Let $x>1$ be a real number. For a work I need to find an uniform estimation of the series the series $$\sum_{\rho}x^{\rho}\frac{\Gamma\left(\rho\right)}{\Gamma\left(\rho+k\right)}\tag{1}$$ where $\rho$ runs over the non-trivial zeros of the Riemann Zeta function and $0<k<1$ is a real number.

My attempt: I tried to use the classical estimation for the ratio of Gamma function $$\left|\frac{\Gamma\left(\rho\right)}{\Gamma\left(\rho+k\right)}\right|\leq\frac{1}{\left|\rho\right|^{k}}$$ but since $0<k<1$ it does not work. So I tried to to use the residue theorem. Since, if $c>1,$ we have $$\frac{1}{\Gamma\left(k\right)}\sum_{n<x}\Lambda\left(n\right)\left(1-\frac{n}{x}\right)^{k-1}=-\frac{1}{2\pi i}\int_{c-i\infty}^{c+i\infty}x^{w}\frac{\Gamma\left(w\right)}{\Gamma\left(w+k\right)}\frac{\zeta'}{\zeta}\left(w\right)dw$$ from the residue theorem we get $$\frac{1}{\Gamma\left(k\right)}\sum_{n<x}\Lambda\left(n\right)\left(1-\frac{n}{x}\right)^{k-1}=\frac{x}{\Gamma\left(1+k\right)}-\sum_{\rho}x^{\rho}\frac{\Gamma\left(\rho\right)}{\Gamma\left(\rho+k\right)}-\frac{\zeta'}{\zeta}\left(0\right)\frac{1}{\Gamma\left(k\right)}$$ $$-\frac{1}{2\pi i}\int_{-1/2-i\infty}^{-1/2+i\infty}x^{w}\frac{\Gamma\left(w\right)}{\Gamma\left(w+k\right)}\frac{\zeta'}{\zeta}\left(w\right)dw$$ but now I don't see how to evaluate the integral. I tried to use the Stirling's approximation but it does not work and, following the proof for the explicit formula of $\psi(x)$ (note that for $k=1$ we have the classical explicit formula for $\psi(x)$) I'm not able to compute the sum of the residues.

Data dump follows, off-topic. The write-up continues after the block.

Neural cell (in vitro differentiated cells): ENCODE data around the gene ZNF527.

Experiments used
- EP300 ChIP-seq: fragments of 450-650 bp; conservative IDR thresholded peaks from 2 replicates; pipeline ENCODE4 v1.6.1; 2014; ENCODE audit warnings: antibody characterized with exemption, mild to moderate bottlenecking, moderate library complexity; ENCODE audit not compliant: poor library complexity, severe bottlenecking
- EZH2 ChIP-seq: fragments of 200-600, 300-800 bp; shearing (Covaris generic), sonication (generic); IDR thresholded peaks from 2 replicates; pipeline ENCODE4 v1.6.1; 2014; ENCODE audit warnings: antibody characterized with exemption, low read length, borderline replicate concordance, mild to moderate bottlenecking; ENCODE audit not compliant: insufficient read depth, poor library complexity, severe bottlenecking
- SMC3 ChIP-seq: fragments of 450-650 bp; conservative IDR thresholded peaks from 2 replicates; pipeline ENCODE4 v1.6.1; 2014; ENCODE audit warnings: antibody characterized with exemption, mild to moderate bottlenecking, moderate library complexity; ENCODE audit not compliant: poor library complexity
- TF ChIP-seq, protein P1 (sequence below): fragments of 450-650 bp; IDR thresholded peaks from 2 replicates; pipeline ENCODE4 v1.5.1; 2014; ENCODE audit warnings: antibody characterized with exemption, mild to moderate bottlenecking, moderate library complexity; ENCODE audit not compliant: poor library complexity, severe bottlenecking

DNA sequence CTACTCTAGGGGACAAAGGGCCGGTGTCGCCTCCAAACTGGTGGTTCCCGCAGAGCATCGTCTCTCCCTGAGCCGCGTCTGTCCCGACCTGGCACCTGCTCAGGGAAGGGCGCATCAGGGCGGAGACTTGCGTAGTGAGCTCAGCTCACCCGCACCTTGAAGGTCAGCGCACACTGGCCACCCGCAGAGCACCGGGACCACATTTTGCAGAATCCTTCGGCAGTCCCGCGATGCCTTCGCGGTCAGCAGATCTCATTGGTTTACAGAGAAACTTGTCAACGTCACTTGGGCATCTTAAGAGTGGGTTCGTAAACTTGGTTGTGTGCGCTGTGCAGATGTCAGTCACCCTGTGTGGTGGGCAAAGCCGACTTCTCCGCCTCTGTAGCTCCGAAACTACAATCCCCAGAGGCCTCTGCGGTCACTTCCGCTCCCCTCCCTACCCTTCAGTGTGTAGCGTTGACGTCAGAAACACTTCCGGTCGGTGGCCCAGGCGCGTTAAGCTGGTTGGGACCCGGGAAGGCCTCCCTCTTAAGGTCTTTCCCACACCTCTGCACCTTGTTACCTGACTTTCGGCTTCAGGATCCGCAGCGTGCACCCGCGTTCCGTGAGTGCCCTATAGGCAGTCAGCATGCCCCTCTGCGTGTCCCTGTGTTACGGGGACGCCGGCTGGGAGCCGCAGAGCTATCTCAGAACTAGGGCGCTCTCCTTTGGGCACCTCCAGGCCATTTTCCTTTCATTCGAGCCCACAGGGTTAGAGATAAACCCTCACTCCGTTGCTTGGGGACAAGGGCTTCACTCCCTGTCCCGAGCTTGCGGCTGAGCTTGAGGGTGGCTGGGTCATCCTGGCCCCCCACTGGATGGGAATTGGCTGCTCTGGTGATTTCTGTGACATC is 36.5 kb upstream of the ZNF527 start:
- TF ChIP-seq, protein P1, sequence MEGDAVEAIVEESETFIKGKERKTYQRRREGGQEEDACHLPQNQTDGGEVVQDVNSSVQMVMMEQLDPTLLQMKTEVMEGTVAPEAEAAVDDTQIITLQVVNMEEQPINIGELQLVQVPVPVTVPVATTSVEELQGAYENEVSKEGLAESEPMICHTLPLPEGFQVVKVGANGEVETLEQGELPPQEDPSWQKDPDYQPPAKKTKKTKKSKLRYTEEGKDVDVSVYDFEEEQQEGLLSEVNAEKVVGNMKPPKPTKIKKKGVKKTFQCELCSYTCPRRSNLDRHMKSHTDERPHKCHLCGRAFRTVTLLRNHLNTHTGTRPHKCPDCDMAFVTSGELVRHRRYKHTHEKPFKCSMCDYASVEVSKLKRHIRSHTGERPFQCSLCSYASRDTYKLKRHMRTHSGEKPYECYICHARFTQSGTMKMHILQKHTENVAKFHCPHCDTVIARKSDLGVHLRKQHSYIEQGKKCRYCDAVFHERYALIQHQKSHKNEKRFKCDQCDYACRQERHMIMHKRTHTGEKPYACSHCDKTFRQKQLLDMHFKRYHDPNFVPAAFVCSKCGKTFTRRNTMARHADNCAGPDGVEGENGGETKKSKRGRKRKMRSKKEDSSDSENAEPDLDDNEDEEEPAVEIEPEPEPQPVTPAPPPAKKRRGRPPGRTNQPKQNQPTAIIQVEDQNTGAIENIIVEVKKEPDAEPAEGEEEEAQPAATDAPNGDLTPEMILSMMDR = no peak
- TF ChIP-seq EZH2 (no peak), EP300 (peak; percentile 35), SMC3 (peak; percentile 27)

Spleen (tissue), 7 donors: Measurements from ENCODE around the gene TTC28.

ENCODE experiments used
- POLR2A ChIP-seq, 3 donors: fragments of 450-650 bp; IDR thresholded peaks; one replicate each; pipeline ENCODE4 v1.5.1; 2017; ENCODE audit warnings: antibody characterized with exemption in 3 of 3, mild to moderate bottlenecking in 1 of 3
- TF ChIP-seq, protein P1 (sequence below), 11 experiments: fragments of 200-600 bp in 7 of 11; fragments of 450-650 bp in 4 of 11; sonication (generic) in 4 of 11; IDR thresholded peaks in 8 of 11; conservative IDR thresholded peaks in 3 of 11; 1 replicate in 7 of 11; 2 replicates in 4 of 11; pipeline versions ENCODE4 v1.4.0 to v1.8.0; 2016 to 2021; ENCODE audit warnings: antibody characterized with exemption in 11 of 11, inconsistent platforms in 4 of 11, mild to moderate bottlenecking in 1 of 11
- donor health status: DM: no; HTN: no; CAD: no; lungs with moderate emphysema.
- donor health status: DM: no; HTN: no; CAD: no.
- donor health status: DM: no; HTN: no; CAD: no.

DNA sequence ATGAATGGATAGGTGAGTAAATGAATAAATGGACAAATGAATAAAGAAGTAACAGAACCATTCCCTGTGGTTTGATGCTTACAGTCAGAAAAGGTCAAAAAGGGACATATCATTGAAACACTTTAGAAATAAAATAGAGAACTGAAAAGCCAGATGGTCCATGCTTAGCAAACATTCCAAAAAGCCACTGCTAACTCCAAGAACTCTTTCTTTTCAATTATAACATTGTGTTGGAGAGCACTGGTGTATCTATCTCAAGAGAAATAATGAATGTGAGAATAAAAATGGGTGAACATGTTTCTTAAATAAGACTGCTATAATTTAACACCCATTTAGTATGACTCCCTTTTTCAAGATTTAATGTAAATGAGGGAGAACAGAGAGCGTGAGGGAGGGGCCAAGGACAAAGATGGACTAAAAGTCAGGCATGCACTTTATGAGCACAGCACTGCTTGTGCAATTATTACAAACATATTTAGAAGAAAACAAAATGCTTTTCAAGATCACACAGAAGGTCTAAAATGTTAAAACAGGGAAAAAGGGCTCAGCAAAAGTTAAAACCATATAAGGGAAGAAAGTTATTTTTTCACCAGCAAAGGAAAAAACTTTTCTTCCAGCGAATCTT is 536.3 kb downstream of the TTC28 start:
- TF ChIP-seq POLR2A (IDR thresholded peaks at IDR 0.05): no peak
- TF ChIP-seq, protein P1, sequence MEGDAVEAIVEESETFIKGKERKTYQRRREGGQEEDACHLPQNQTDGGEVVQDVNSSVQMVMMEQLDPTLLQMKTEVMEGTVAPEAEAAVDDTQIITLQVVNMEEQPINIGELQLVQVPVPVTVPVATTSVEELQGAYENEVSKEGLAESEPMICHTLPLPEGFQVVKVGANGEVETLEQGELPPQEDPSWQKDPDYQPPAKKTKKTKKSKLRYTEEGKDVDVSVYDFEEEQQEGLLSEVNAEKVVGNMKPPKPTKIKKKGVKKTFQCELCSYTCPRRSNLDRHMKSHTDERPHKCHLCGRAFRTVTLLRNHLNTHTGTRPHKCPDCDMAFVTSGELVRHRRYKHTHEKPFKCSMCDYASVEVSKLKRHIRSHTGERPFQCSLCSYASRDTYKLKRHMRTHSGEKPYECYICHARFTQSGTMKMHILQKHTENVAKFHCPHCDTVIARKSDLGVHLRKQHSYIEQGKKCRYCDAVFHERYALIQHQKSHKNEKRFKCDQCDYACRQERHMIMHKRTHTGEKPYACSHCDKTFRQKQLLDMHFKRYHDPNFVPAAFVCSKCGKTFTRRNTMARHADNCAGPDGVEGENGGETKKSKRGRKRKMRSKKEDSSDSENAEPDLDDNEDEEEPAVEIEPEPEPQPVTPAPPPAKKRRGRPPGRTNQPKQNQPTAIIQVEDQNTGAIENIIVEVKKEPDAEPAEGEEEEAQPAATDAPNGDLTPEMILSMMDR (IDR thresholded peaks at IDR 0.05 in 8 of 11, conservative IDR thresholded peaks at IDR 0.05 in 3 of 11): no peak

Question: How can I evaluate $(1)?$

  • 1
    $\begingroup$ Why the downvote? Is this trivial or extremely easy? $\endgroup$
    – efs
    Jun 23, 2017 at 14:54
  • $\begingroup$ Again a downvote without any comment. Very instructive. If there is something wrong with this question just SAY THAT,an anonymous downvote is simply useless. $\endgroup$
    – User
    Jun 23, 2017 at 15:34
  • $\begingroup$ I upvoted. It is really stupid to downvote a non-obvious question without an explanation. $\endgroup$
    – efs
    Jun 23, 2017 at 16:00
  • 1
    $\begingroup$ @EFinat-S For my money, it is stupid to downvote any question. $\endgroup$
    – Igor Rivin
    Jun 24, 2017 at 13:16
  • 2
    $\begingroup$ Why do you think the series (1) converges? $\endgroup$
    – Stopple
    Jun 30, 2017 at 20:13

1 Answer 1


Not an answer but rather a long comment. Where you write

I tried to use the classical estimation for the ratio of Gamma function $$\left|\frac{\Gamma\left(\rho\right)}{\Gamma\left(\rho+k\right)}\right|\leq\frac{1}{\left|\rho\right|^{k}}$$ but since $0<k<1$ it does not work.

in fact, Stirling's Formula tells us that with $0<\beta<1$ and $\gamma\to+\infty$, $$\left|\frac{\Gamma\left(\beta+i\gamma\right)}{\Gamma\left(\beta+k+i\gamma\right)}\right|\sim\frac{1}{\gamma^{k}}$$.

So even assuming the Riemann Hypothesis, your series fails to converge absolutely by the Limit Comparison Test, since $$\sum_\rho\frac{1}{\gamma^k}$$ diverges for your range of $k$. Why do you think the series might converge even conditionally for any particular value of $x$?

It's not clear to me what kind of answer you're hoping for; you say both 'uniform estimate' and also 'computing the sum.' I don't think there's going to be any nice answer. For $k>1$, the sum $$\sum_{n\leq x}\Lambda\left(n\right)\left(1-\frac{n}{x}\right)^{k-1}$$ behaves nicely in that for large $n<x$, $1-n/x$ is close to $0$ and so is $(1-n/x)^{k-1}$. But for $k<1$, $(1-n/x)^{k-1}$ is large; you are no longer truncating the sum to be continuous in $x$.

  • $\begingroup$ Thank you for your answer. This series comes out from a Laplace transform, but honestly I didn't know much more about it. The weight $(1-n/x)^{k-1}$ is large when $x$ is not a prime power but $\left\lfloor x\right\rfloor $ is a prime power. For $k \geq 1$ I already know how to handle it but since all the calculations I did hold for $k>0$ I thought it was possible to find an estimation of that series. $\endgroup$
    – User
    Jul 1, 2017 at 16:58

Your Answer

By clicking “Post Your Answer”, you agree to our terms of service, privacy policy and cookie policy

Not the answer you're looking for? Browse other questions tagged or ask your own question.